Are there promo codes and special offers?
Crew finder websites Comparison table
How much do Crew Finder websites cost?
John also drew up a cost comparison table, asking:
Can you create a profile for free?
Can you contact or be contacted by other members without becoming a paying member?
What plans are available? (Monthly, Weekly, Yearly)
Based on this analysis and thanks to his business background, John draws a graph to compare all websites.
Is there something else than crew finder websites?
Meanwhile, sailor and crew member Stephanie did her own research. She found the same websites as John but also realized that there are some local crew finder sites dedicated to certain areas or sailing niches. Some of them are hosted by boating and sailing magazines.
Here is her list and a few notes:
- Spinsheet Crew Finder page: Spinsheet is dedicated to Chesapeake Bay. There is almost no privacy as members’ email addresses are shared with all viewers. Bost requests are quite basic and there is no sailing resume.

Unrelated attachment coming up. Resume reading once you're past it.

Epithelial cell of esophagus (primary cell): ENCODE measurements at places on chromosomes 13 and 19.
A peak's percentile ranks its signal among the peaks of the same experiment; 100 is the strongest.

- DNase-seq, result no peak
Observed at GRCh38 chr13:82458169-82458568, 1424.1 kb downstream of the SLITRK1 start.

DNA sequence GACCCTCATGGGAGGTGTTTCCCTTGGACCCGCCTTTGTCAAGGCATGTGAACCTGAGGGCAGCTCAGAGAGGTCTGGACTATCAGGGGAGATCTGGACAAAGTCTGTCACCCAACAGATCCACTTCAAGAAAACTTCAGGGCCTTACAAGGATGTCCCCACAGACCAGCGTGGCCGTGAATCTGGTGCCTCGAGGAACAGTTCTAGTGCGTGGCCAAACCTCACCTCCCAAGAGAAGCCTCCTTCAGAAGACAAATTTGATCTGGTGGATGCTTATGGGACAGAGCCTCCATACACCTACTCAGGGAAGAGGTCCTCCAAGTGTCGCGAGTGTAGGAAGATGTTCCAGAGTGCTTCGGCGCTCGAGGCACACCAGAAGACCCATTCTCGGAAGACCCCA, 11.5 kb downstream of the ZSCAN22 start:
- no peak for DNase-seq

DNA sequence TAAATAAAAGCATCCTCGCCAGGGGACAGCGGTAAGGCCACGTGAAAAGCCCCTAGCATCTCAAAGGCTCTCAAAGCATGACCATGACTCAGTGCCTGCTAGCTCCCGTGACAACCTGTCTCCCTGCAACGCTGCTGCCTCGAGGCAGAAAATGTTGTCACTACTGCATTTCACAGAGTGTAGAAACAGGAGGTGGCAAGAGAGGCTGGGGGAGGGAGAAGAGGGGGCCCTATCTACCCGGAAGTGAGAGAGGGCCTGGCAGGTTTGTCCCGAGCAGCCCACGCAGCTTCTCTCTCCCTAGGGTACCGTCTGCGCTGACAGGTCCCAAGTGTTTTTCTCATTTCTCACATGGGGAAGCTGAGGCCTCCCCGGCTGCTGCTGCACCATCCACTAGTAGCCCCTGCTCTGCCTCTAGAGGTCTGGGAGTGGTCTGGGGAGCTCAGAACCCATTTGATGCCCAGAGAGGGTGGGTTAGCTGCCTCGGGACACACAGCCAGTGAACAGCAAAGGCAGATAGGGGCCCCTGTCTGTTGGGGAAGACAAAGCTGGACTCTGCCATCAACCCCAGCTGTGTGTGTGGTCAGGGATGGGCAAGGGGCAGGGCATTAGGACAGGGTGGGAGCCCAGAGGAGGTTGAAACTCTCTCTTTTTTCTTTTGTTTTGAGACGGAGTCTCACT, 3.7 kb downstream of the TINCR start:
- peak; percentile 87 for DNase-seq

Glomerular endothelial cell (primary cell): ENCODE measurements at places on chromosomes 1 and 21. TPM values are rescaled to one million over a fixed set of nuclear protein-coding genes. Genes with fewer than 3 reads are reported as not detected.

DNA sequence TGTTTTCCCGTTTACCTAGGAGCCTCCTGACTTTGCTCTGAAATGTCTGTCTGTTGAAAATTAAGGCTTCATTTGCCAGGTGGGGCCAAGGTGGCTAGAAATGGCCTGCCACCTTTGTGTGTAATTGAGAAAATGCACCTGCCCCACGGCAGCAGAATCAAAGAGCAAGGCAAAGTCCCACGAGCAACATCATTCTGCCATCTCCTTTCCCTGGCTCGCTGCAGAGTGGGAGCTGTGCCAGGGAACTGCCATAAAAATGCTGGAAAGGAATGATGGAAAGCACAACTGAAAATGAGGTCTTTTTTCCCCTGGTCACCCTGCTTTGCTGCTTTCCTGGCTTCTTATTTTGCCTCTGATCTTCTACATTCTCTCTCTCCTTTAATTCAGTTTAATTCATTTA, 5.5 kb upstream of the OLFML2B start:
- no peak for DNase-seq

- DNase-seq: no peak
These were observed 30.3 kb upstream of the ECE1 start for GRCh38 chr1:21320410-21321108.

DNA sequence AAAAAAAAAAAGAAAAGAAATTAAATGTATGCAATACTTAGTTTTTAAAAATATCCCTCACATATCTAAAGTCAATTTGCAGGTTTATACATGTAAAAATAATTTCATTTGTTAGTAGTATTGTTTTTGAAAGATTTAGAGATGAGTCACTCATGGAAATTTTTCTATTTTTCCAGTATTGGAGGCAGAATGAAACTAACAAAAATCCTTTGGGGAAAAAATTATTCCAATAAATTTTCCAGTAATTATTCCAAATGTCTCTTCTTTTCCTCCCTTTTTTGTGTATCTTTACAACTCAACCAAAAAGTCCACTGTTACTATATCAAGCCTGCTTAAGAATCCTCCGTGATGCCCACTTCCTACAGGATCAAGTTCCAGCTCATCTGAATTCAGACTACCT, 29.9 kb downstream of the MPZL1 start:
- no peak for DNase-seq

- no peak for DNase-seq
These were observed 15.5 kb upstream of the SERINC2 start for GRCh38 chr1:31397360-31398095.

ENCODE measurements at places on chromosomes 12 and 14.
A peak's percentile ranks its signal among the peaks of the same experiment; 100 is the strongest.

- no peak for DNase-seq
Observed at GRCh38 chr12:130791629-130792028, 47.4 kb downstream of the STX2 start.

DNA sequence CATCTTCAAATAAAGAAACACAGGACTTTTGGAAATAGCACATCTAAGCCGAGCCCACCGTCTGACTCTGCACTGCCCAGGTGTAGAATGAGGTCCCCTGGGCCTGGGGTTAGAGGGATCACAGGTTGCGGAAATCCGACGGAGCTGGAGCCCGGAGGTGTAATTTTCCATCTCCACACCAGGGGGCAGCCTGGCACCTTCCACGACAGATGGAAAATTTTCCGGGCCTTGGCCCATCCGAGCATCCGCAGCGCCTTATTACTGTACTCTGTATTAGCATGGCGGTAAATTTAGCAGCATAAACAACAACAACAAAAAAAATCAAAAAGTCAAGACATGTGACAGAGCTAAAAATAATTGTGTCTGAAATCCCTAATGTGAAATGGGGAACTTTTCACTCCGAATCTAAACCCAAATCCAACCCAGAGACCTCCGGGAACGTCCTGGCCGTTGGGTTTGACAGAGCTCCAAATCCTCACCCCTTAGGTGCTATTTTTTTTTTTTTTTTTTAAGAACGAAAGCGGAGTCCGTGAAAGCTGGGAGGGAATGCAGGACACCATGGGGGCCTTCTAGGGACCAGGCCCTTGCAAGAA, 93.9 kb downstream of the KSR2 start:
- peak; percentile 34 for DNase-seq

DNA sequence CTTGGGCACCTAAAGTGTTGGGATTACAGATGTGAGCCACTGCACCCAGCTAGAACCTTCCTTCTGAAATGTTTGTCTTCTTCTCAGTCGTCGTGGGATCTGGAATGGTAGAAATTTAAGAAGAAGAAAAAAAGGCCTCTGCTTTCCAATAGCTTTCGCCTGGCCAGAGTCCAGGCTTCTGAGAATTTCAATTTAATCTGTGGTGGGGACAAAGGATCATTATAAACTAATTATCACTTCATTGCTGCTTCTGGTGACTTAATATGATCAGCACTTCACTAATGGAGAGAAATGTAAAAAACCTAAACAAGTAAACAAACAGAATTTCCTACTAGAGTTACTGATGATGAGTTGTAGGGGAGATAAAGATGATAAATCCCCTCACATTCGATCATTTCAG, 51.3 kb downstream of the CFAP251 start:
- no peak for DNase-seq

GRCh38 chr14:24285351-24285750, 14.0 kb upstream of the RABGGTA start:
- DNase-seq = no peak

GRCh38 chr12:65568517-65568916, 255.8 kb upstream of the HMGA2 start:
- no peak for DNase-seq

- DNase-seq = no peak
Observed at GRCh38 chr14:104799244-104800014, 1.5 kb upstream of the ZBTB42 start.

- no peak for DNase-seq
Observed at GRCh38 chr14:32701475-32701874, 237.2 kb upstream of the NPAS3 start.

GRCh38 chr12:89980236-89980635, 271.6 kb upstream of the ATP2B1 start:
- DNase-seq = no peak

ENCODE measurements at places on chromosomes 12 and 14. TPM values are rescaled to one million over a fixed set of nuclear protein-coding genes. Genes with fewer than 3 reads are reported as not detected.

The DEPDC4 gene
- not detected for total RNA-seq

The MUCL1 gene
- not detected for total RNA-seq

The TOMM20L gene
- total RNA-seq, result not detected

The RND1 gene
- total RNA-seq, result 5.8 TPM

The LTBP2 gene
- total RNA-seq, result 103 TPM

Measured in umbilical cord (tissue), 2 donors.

- PointsEast is a sailing magazine for the US Northeast. There is one page for crew finder with a few opportunities listed. Contact data is not protected, privacy is limited.
- Windcheck is another sailing magazine with a lot of useful information and articles. It also has a page for crew finder but like the other magazines, services are basic.
- Lattitude 38 is based in California and offer similar crew finding pages for the West Coast.
Stephanie concluded that she could use those crew finder sites only if she sails in the areas they cover, which really disappointed her. She also doesn’t like the lack of privacy and the fact that her email will be visible to every website visitor. The good news is that all of them are free!
We don’t know if John and Stephanie have sailed together yet, but we do know that boat sharing is the solution for both their problems. Coboating the best way for them to get on the water for an amazing sailing experience.
Recommendations and reviews: